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This week's reviewed movie is:
Gran Torino




Gene the Barber

Snick the Sidekick

Gordie the Barber


Walt Kowalski, played by Clint Eastwood, is simply an unhappy retired Korean War vet.

Eastwood is scowling and quite literally growling through this role of an aging bigot/racist with a heart big as gold on the inside but never showing anyone just how soft he was on the outside.

This film ponders the value of the yarns we spin about heroes and lawless encounters.

The title refers to Walt's prize possession -- a forest green 1972 Ford Gran Torino that sits in a garage under a tarp.

I think Clint did it again; he made this whole picture click together.

Don't miss it!

Times have changed, but not Walt Kowalski, a Korean War vet with nothing left except for his 1972 Gran Torino and a golden retriever named Daisy.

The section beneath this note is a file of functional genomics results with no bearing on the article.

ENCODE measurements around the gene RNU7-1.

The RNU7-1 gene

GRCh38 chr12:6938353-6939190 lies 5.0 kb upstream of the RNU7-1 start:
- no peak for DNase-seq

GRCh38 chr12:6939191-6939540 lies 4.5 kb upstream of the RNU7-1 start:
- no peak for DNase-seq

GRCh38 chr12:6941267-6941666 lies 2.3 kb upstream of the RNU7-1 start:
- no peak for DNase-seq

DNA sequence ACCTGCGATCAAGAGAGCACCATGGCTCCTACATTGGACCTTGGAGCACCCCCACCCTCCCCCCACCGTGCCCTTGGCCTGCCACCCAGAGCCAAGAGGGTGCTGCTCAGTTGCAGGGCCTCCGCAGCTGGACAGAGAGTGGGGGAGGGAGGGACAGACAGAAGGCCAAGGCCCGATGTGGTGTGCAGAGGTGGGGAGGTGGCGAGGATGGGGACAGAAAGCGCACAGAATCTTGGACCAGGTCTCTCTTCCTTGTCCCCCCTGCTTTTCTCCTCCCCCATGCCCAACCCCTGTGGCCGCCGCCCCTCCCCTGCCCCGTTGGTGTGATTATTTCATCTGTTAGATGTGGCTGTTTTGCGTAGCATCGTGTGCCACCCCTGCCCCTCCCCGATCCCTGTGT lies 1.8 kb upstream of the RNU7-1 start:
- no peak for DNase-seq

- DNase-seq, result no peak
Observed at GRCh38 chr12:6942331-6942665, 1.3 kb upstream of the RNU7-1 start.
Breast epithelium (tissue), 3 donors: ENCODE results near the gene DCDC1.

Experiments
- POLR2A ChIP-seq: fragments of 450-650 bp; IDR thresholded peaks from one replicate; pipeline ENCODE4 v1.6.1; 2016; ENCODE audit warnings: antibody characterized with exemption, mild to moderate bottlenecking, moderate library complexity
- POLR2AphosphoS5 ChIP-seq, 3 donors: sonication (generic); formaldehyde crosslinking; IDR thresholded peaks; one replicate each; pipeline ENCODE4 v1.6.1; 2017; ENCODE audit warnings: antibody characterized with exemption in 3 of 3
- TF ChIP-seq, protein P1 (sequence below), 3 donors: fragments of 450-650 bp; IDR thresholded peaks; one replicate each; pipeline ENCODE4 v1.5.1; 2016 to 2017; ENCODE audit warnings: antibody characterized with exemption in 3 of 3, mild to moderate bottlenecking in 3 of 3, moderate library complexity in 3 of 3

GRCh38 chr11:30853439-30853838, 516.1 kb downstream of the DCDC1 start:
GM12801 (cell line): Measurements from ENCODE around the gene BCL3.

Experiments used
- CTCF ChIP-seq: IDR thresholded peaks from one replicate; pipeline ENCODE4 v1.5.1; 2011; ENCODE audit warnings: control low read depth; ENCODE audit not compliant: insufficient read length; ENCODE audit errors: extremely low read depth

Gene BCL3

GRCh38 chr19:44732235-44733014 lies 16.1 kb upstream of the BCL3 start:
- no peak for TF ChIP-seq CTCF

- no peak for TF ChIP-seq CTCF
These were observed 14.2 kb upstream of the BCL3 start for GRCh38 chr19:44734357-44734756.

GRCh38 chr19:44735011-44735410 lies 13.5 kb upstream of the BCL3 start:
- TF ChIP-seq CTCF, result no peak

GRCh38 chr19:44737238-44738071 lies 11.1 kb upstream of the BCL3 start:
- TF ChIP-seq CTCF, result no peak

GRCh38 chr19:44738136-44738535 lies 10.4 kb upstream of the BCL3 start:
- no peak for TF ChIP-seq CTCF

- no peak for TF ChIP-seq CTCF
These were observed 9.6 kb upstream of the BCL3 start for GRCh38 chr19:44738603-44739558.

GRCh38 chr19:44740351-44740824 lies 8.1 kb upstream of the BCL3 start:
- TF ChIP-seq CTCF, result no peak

Yes, it's Dirty Harry in retirement, complete with a bigoted viewpoint and a stash of weapons to keep his fort safe from marauding street gangs.

It's a formula anti-racism movie with an outstanding performance by its director that is both funny and tragic.

Clint Eastwood is back behind the camera directing in his new movie, Gran Torino, and for the first time since 2004's Oscar-winning Million Dollar Baby, he's in front of it -- playing an ornery, cantankerous Korean War vet whose immigrant neighbors force him to tackle his racist bigotry.

This is a clever, powerful film, with Eastwood being in total command of the screen.

Look for his acting and directing talents to be up for Oscar consideration.

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Contents copyright 1999 - 2009 by the Barbershop Movie Review:
Gene Allen, Gordy Allen. and Snick Farkas.
Page created by Esther Trosow and design copyright 1999.
Last updated January 8, 2009.